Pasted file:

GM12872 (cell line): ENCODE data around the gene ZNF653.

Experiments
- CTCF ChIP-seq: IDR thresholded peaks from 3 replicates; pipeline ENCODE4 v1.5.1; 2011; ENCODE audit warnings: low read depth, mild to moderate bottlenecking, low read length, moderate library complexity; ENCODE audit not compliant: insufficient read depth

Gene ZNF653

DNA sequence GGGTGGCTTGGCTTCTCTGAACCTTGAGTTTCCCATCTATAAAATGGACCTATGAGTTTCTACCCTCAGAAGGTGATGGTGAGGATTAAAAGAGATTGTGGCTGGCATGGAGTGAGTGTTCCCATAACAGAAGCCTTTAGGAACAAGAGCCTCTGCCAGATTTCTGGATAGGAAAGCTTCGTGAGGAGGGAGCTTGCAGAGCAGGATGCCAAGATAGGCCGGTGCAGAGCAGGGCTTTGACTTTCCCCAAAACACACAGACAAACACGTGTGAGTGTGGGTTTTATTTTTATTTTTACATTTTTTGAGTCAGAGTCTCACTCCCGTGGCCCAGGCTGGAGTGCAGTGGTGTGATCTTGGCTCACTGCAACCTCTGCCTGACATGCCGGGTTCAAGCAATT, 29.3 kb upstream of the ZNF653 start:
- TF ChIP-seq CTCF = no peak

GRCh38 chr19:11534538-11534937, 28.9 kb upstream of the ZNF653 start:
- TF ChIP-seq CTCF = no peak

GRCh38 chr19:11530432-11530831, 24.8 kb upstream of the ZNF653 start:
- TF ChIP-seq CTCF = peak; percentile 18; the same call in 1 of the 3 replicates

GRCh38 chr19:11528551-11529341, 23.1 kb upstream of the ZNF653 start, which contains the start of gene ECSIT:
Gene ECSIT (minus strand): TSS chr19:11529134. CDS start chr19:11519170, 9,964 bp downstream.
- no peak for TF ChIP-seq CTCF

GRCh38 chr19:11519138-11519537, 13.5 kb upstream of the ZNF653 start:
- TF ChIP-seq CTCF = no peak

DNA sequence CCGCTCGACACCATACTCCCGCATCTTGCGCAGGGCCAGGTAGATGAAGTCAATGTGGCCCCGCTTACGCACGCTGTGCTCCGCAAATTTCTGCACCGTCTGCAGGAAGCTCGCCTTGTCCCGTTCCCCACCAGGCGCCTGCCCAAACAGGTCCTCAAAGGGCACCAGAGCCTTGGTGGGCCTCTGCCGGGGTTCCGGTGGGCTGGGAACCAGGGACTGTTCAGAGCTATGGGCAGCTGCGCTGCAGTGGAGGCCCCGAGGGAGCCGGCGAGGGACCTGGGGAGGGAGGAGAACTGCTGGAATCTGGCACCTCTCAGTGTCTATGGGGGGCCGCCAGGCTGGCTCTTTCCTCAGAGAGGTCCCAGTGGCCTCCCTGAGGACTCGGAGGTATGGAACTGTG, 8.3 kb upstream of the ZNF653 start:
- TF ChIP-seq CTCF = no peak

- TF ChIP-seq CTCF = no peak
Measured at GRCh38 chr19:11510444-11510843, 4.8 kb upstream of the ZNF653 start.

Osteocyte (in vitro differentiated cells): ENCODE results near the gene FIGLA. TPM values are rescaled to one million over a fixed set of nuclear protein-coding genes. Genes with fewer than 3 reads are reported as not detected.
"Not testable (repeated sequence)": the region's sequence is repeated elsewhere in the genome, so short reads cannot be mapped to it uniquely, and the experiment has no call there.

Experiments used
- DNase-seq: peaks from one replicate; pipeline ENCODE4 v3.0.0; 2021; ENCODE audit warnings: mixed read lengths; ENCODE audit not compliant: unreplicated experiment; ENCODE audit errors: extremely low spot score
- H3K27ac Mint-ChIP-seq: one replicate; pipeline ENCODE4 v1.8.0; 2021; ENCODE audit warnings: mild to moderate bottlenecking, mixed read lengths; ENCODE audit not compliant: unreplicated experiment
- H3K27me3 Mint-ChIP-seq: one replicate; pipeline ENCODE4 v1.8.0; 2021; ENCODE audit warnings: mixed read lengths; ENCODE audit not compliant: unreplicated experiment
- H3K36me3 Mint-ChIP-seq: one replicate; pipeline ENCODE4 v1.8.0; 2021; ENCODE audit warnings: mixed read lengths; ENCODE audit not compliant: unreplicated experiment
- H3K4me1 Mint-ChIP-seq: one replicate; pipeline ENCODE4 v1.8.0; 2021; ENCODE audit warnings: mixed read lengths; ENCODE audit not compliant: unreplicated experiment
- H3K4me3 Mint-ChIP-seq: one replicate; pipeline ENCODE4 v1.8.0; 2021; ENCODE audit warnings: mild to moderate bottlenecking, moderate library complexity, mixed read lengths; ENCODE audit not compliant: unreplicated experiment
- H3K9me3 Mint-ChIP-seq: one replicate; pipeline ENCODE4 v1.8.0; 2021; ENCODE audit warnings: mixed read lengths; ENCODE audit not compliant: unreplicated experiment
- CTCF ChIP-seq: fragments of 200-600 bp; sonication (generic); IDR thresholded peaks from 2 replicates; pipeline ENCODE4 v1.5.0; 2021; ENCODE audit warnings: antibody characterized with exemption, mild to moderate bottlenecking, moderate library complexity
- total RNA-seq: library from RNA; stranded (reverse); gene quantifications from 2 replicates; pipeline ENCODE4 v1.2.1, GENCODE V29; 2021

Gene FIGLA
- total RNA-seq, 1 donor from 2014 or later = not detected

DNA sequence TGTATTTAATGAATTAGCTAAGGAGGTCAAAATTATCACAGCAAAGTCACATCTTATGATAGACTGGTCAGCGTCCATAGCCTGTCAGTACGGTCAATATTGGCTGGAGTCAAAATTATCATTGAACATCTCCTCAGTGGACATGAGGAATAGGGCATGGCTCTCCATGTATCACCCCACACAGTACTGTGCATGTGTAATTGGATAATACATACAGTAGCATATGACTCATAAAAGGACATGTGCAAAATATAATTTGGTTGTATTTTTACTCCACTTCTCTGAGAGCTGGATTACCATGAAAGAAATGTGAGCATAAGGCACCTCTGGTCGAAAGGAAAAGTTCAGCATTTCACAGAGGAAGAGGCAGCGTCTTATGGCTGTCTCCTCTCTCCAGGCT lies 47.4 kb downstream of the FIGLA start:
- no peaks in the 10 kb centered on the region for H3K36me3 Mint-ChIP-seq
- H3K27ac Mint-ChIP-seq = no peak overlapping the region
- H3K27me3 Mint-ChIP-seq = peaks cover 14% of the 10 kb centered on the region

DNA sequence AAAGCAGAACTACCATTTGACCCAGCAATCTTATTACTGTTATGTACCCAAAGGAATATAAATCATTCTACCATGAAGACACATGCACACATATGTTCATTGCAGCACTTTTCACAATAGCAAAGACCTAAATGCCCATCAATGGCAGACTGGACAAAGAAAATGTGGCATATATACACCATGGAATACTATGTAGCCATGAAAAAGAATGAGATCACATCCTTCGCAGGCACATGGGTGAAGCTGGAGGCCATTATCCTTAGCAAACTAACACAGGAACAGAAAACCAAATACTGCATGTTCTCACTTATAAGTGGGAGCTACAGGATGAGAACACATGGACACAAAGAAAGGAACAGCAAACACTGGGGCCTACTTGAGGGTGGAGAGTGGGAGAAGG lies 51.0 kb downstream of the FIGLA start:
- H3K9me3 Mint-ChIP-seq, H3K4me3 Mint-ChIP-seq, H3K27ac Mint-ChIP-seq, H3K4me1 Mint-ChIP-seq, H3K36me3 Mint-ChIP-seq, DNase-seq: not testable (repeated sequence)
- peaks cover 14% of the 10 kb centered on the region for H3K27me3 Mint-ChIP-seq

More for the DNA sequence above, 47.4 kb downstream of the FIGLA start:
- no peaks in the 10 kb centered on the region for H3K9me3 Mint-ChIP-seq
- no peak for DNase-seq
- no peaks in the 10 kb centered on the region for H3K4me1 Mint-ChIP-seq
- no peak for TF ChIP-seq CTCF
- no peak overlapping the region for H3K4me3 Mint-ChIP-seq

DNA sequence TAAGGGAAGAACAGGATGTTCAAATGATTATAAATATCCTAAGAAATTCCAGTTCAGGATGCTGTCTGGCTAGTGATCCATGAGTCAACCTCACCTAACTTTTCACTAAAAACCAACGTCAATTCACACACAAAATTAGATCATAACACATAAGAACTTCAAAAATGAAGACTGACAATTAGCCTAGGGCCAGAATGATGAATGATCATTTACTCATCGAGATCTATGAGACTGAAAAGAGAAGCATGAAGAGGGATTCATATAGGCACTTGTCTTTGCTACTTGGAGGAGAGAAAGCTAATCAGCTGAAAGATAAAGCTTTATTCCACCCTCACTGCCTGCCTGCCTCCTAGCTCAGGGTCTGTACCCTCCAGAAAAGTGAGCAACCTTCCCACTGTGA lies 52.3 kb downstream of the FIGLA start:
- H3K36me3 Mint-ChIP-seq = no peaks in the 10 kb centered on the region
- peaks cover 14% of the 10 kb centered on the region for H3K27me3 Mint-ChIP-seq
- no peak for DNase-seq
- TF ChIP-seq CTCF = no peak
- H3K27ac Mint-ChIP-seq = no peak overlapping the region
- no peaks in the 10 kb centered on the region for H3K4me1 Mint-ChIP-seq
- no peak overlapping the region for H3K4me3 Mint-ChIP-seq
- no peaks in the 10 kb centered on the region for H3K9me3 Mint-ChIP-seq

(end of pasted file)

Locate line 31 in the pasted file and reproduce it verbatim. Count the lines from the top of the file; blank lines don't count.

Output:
- total RNA-seq: library from RNA; stranded (reverse); gene quantifications from 2 replicates; pipeline ENCODE4 v1.2.1, GENCODE V29; 2021